Canadian Journal of Communication Vol 37 (2012)
©2012 Canadian Journal of Communication Corporation


Review

Darren Blakeborough
University of the Fraser Valley


bookWatching YouTube: Extraordinary Videos from Ordinary People. By Michael Strangelove. Toronto, ON: University of Toronto Press, 2010. 272 pp. ISBN 9781442610675.


On the surface, it is easy for many people to dismiss a lot of what is called Media Studies. Whether writing critically or academically about television, music, or comic books, people often ask, “How can you study that?” I imagine that when writing an academic treatise on YouTube, Michael Strangelove heard his fair share of that refrain as well. Rest assured, however, that Watching YouTube is firmly planted in academic terrain, but as it is concerned with a much larger popular cultural artifact is easily accessible as well. The fact that Strangelove is even able to pull off a meaningful look at a current technological marvel is a feat unto itself, as anyone who has ever purchased a new electronic device can tell you, since it is often outdated by the time you get it home. Fortunately for Strangelove, YouTube has managed to maintain its prominence in the four years or so since he began his research and right through the writing process until today. His approach to the topic affords it the respect it deserves as both an historical and a current topic of intense academic scrutiny. As such, his arguments are relevant, timely, and firmly rooted in emerging sociological, media, and cultural studies trends.

Strangelove has focused on the relatively new phenomenon of YouTube in order to address a wide range of social questions such as gender, representation, identity, politics, community, and religion, amongst others. He looks to YouTube as the emergent forum in which an increasing segment of modern society participates in some form, whether as creator or viewer. His historical reflection lends scholarly power to the work. This commonality with other cultural and social theorists is important as it establishes a recognized starting point across different disciplines and thus lends credence to Strangelove himself. It would be easier for critics to instantly dismiss his positions if he were to break with tradition immediately, but he does not.

Strangelove writes that the “Internet and its newest darling, YouTube, are changing the audience’s relationship to commercial media” (p. 181), and with this primary focus takes us on a journey through Media Studies’ historical conception(s) of the audience. Looking back to early Frankfurt School configurations of the mass audience as passive “victims” of the almighty culture industries as envisioned by Adorno and Horkheimer, and then transitioning through the emergence in the 1980s of the “active audience” theories as espoused by Ang, Fiske, and others, Strangelove posits that YouTube has created a “hyperactive” audience. This audience is hyperactive because it has been moved beyond being active in creating meaning to also being active in the appropriation, creation, distribution, and consumption of content made possible through technological innovations like YouTube. Through examples such as “hyperactivity,” the strength of Strangelove’s work shines through. By focusing on the technological component it would be easy to descend into a deterministic model, but that doesn’t happen here and it is one of the strengths of this work. It commonly appears that many writers jump on board the newest techno marvel and proclaim it a revolutionary force in society, only to see it all but gone only a few years later (MySpace anyone?)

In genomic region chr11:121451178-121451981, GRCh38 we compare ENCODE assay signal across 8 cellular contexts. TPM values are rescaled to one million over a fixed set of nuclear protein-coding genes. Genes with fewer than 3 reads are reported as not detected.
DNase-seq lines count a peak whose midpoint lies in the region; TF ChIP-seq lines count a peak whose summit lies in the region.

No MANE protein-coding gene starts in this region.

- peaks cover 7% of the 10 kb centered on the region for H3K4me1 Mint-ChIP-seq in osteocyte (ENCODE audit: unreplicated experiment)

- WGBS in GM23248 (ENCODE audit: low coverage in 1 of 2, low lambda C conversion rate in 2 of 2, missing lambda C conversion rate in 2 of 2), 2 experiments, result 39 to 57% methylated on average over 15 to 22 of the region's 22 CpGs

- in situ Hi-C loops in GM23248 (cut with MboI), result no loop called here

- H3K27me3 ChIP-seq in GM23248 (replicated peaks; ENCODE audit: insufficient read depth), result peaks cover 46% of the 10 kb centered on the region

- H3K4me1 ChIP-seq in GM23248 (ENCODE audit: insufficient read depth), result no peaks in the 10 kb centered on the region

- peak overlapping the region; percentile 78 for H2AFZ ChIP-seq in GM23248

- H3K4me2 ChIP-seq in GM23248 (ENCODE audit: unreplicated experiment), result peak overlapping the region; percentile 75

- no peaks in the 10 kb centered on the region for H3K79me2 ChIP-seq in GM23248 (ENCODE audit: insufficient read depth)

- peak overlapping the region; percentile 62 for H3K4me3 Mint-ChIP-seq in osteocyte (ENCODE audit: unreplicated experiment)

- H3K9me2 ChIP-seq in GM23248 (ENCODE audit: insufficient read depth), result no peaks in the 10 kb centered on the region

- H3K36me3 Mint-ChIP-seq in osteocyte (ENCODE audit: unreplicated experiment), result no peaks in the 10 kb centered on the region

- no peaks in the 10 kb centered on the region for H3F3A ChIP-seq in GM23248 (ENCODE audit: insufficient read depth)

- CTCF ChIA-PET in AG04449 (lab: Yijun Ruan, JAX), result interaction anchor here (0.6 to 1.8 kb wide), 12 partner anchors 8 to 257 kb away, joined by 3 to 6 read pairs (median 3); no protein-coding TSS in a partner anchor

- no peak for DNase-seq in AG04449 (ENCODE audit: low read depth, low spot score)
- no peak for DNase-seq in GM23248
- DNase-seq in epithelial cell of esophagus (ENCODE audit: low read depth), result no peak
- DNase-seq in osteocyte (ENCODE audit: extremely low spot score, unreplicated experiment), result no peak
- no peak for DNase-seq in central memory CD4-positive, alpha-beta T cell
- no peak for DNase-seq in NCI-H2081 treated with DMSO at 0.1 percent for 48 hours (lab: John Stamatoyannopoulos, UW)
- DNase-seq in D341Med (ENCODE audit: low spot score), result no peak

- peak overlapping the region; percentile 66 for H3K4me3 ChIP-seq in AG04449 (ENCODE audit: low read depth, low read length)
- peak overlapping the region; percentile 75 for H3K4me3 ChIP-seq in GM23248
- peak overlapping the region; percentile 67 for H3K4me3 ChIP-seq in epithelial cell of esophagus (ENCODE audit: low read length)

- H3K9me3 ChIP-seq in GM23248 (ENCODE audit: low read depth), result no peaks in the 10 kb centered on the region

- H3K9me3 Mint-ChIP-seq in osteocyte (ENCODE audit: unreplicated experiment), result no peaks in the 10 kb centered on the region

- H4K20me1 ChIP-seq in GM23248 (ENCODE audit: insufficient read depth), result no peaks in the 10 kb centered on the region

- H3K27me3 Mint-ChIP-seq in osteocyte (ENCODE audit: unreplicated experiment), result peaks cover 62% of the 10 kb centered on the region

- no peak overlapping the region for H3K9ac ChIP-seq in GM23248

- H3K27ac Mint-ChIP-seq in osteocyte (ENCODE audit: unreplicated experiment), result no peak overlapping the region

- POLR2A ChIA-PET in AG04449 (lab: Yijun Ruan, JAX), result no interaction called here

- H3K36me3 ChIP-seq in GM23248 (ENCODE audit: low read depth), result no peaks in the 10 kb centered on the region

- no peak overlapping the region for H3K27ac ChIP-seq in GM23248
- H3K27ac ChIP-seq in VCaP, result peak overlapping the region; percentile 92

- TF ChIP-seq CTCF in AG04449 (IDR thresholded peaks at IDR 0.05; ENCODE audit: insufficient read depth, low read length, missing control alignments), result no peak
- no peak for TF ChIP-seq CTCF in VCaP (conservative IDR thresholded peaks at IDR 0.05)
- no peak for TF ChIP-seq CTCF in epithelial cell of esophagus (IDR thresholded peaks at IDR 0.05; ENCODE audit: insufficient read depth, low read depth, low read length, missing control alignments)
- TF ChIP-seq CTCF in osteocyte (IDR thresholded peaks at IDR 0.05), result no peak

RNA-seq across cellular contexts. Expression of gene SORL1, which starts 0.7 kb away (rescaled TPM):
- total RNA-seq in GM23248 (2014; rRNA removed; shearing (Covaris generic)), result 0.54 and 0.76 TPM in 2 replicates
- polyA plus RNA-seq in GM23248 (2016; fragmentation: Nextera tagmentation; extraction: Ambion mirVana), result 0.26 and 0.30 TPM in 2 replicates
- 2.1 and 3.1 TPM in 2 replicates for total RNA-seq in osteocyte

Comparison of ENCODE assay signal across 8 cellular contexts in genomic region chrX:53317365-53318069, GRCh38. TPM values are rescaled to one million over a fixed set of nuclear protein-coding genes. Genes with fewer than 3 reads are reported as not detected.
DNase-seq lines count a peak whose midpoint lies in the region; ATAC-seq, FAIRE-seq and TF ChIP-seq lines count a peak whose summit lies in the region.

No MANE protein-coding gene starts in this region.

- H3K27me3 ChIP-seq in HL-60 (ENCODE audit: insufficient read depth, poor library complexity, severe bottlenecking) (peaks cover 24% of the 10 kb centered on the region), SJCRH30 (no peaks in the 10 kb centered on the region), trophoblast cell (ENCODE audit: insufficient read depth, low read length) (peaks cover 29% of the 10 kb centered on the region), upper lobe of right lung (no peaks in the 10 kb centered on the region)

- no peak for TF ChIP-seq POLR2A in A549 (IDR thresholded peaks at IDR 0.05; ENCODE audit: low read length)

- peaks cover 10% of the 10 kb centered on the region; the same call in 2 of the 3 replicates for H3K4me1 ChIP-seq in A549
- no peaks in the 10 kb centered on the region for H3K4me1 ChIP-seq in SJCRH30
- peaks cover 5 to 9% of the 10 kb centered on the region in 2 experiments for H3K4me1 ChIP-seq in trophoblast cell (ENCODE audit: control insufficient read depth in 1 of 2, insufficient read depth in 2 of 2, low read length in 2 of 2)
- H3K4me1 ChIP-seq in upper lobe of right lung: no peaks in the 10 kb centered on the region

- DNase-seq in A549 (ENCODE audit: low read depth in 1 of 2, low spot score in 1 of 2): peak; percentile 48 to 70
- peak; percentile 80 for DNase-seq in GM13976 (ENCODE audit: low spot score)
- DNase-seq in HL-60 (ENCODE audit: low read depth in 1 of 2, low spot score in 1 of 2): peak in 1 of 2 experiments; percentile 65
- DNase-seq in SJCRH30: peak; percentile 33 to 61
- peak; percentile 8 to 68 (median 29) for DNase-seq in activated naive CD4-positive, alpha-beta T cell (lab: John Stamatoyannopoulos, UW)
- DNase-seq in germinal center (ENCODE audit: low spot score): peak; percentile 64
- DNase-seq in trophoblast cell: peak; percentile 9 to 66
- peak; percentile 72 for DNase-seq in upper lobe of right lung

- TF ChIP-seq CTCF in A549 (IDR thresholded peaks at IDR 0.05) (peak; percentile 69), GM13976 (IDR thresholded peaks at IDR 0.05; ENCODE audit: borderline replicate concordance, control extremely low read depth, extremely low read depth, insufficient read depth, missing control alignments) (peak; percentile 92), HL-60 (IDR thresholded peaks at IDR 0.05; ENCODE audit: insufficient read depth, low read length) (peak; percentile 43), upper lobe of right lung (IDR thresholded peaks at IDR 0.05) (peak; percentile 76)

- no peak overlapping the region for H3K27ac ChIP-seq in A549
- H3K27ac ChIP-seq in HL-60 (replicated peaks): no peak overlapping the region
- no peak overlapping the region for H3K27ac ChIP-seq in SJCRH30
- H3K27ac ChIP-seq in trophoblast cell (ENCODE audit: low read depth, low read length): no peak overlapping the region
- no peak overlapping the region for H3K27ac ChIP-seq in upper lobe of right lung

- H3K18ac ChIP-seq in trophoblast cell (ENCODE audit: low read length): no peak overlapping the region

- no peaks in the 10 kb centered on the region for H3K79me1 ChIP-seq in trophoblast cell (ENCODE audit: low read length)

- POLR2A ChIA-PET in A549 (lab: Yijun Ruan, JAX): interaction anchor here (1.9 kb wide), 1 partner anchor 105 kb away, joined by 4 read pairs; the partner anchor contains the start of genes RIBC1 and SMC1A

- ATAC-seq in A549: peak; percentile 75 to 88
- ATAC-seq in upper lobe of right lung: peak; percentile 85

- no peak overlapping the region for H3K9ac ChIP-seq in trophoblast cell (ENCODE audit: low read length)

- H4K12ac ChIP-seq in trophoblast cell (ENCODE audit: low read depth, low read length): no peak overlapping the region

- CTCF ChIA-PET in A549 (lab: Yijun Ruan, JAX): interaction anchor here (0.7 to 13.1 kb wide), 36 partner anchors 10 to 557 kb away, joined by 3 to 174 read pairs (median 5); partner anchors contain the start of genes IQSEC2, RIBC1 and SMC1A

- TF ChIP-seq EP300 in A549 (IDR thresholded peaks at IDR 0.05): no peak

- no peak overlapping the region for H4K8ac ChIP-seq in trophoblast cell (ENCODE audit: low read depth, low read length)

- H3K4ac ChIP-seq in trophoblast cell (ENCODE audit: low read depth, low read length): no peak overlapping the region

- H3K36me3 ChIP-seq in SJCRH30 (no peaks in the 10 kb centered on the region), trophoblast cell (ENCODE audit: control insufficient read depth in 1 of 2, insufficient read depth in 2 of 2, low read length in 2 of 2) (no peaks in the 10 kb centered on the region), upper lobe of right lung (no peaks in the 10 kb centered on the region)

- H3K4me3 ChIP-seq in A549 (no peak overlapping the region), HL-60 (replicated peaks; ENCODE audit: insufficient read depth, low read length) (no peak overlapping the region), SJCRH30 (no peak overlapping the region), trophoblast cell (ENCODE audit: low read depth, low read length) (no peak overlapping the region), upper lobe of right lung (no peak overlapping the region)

I remember the momentousness that seemed to come with Time magazine’s declaration that “You” were the 2006 person of the year, referring of course to the increasing role that individuals had in helping to reconfigure media production, distribution, and consumption—that interactive role is what Strangelove is highlighting in his book. He references an important idea in his chapter “The Post-Television Audience” that the modern audience was once conceived of as heterogeneous. He writes, “what was once a highly centralized mass audience is now an array of smaller viewing collectives, as increasing numbers of cable channels spread the audience across multiple content options” (p. 167), to show that our historical configurations of both media industries and of media consumers are no longer valid. With the emergence of the hyperactive audience we witness the appearance of a new model, one of decentralized production and distribution. He also potentially understates his case when he writes, “commercial cultural production is coming under the influence of amateur cultural production” (p. 162). Using the term “influence is clearly intentional so as not to place too much power within the realm of technology itself and again respects the idea that this entire milieu is not simply reducible to that argument.

Strangelove’s discussion of how we appropriate existing texts and then alter them (or as Henry Jenkins says, remix them) for political or other purposes is crucial. This opens a critical door to ask questions about current hot button issues like Intellectual Property, copyright, or even authenticity. One of Watching YouTube’s biggest strengths is that it does not deteriorate into a “and there’s this video and then this video” rundown of content, but does in fact utilize specific examples, some viral and well known and some not, as support for his thesis without burying it. This book is ultimately an unabashed look not just at videos, but also at those people who create and share them with everyone else. As someone who can easily lose hours of my life in a YouTube frenzy, this is an appreciated and important text.




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